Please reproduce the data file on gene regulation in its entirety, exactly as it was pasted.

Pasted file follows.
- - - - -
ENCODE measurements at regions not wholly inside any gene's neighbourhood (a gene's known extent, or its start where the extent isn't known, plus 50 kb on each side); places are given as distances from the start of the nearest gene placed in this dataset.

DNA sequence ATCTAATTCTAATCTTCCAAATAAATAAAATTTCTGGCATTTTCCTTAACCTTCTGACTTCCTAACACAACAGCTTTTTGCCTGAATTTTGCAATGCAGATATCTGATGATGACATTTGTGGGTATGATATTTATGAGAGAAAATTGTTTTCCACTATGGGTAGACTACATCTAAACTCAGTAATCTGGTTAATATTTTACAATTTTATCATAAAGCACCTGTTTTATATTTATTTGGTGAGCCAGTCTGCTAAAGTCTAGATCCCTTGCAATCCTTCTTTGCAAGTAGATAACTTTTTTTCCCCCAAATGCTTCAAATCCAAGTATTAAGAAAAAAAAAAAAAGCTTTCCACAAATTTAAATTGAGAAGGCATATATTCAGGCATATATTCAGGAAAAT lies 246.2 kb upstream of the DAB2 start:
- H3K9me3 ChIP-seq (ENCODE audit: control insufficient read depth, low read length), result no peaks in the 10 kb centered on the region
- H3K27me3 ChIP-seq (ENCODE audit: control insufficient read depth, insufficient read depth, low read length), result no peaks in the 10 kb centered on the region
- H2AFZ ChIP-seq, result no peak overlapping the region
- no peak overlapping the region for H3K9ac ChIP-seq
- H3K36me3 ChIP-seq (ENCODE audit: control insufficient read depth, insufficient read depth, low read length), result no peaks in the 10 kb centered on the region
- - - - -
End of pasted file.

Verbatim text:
ENCODE measurements at regions not wholly inside any gene's neighbourhood (a gene's known extent, or its start where the extent isn't known, plus 50 kb on each side); places are given as distances from the start of the nearest gene placed in this dataset.

DNA sequence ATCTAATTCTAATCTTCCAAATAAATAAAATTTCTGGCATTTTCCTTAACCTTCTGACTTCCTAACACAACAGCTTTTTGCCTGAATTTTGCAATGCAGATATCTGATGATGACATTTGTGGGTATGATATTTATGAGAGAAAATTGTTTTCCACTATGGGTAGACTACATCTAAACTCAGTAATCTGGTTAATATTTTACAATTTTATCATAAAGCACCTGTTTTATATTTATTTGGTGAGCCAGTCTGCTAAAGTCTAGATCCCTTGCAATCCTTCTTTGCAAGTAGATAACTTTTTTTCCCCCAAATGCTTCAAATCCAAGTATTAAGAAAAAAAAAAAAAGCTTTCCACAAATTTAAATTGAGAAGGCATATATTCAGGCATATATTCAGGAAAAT lies 246.2 kb upstream of the DAB2 start:
- H3K9me3 ChIP-seq (ENCODE audit: control insufficient read depth, low read length), result no peaks in the 10 kb centered on the region
- H3K27me3 ChIP-seq (ENCODE audit: control insufficient read depth, insufficient read depth, low read length), result no peaks in the 10 kb centered on the region
- H2AFZ ChIP-seq, result no peak overlapping the region
- no peak overlapping the region for H3K9ac ChIP-seq
- H3K36me3 ChIP-seq (ENCODE audit: control insufficient read depth, insufficient read depth, low read length), result no peaks in the 10 kb centered on the region